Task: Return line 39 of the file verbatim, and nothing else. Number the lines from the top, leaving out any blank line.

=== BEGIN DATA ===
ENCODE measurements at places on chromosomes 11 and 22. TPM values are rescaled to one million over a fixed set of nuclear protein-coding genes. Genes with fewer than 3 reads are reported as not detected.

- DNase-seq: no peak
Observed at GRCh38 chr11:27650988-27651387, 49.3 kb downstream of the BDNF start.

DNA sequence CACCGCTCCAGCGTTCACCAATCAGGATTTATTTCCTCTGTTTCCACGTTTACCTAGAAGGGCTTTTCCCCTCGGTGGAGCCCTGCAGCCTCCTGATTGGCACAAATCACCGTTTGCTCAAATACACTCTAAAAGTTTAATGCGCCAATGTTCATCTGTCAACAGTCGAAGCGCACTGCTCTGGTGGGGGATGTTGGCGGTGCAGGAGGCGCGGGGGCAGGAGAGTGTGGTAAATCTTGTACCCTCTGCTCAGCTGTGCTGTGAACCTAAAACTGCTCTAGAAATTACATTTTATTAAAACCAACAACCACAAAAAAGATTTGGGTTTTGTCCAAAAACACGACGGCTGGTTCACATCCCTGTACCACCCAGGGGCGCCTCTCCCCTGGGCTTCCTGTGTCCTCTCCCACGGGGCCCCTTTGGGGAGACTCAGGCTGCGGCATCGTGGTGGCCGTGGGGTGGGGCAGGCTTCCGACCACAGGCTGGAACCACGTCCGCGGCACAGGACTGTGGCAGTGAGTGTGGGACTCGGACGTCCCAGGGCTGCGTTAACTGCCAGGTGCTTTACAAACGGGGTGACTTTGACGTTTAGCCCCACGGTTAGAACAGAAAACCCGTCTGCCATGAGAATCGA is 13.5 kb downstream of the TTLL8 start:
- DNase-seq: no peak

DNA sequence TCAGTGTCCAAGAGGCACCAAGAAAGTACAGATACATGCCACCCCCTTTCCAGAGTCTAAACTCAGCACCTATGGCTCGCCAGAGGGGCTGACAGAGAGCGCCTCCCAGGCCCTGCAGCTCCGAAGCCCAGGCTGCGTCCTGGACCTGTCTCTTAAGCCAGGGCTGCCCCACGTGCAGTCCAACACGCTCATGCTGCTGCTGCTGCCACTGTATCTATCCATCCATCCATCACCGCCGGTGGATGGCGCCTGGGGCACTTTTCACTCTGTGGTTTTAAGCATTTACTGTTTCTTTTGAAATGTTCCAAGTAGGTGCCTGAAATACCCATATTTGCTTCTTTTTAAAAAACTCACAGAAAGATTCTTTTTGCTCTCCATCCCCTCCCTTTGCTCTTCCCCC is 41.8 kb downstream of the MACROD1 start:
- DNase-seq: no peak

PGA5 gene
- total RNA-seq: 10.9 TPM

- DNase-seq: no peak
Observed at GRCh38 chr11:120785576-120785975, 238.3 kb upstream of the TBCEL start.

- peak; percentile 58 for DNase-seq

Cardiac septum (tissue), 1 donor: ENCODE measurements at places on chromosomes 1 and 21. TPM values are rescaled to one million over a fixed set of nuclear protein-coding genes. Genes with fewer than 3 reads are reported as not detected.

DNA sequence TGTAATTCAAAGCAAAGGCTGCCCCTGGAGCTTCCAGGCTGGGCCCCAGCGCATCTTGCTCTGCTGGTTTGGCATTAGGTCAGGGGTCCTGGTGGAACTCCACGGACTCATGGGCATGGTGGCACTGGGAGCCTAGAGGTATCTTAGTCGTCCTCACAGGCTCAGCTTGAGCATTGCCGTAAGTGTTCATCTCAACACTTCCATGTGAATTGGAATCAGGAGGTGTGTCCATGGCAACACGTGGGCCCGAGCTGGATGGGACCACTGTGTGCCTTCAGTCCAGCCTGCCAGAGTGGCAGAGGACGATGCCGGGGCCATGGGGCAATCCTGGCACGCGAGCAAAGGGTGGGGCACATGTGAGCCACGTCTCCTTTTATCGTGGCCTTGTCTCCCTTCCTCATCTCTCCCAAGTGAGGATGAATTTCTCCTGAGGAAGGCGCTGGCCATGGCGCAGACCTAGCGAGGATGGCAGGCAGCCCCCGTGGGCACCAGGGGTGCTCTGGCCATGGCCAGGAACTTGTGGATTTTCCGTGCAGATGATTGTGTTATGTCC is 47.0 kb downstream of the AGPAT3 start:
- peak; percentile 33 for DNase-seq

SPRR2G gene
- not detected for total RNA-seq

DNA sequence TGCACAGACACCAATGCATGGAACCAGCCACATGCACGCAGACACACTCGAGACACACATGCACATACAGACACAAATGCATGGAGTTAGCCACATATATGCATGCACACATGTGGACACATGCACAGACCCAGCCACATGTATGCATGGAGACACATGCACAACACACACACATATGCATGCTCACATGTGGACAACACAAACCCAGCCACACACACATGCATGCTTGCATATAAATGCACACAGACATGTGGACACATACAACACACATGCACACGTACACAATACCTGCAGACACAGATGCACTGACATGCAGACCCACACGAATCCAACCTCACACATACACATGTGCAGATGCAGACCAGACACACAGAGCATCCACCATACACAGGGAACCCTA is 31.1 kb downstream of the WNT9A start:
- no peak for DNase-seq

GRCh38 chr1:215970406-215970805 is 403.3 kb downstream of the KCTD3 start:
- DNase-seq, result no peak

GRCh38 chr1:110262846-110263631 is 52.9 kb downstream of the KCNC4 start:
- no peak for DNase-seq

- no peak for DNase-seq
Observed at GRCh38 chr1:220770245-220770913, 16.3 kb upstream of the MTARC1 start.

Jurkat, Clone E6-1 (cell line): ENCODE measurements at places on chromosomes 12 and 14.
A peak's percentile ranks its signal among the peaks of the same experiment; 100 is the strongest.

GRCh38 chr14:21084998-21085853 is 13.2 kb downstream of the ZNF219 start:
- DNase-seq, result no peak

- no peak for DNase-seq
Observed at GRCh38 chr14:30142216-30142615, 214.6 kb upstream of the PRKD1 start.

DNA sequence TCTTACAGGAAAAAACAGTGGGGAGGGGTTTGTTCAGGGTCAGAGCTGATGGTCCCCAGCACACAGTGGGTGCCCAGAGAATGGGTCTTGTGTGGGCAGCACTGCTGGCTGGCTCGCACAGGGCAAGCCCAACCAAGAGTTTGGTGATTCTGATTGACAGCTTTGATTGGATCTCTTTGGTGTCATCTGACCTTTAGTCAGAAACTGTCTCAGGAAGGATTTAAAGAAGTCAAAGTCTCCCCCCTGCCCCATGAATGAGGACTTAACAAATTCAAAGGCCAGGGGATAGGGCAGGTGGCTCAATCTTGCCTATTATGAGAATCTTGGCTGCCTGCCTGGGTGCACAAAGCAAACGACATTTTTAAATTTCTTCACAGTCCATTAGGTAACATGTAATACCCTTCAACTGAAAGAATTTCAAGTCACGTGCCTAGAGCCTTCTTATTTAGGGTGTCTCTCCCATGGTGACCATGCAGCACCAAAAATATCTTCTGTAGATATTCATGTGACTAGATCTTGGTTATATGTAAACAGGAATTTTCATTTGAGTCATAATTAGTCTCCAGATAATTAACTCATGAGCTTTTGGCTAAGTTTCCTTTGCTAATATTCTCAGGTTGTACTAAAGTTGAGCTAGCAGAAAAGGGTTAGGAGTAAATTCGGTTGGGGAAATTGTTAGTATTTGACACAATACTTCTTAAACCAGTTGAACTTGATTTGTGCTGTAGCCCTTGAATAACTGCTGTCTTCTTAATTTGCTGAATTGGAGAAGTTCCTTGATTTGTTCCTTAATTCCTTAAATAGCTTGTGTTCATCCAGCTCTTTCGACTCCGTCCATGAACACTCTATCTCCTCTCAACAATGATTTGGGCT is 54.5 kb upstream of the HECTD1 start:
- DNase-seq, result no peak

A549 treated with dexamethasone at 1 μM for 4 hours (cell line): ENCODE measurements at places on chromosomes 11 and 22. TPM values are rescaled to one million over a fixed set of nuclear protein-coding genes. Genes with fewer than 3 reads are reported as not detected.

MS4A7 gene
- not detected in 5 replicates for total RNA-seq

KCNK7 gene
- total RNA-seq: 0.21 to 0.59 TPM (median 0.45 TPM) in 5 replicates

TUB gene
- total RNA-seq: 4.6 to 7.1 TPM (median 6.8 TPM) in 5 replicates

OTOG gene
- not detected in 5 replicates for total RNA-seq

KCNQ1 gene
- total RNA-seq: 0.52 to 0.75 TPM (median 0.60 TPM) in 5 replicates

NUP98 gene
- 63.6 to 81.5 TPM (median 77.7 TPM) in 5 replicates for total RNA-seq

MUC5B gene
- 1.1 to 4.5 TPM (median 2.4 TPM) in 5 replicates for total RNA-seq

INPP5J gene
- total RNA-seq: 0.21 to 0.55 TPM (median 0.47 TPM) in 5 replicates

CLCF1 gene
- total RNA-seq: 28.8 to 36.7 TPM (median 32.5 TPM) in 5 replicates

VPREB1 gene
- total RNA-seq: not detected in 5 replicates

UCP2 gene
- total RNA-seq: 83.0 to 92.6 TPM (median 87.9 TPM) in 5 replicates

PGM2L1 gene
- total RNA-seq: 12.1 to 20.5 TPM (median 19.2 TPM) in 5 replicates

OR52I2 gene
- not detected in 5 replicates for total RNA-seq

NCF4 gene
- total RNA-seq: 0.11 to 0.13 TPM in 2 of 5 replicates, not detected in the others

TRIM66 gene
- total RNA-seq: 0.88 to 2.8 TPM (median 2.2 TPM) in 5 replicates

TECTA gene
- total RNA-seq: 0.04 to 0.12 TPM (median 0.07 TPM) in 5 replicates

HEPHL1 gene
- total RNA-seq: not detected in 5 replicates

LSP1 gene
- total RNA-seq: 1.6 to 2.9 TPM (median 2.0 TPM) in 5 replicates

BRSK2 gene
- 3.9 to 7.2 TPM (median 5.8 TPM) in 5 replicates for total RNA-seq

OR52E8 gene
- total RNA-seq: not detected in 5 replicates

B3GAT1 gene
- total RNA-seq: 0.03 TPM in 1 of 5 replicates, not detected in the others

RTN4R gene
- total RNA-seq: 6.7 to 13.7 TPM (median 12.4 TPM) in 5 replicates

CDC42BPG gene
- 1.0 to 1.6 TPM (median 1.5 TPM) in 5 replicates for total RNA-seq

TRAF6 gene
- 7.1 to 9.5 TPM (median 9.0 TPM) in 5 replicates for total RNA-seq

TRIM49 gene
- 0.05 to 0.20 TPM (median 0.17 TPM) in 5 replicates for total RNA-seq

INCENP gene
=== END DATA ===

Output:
TUB gene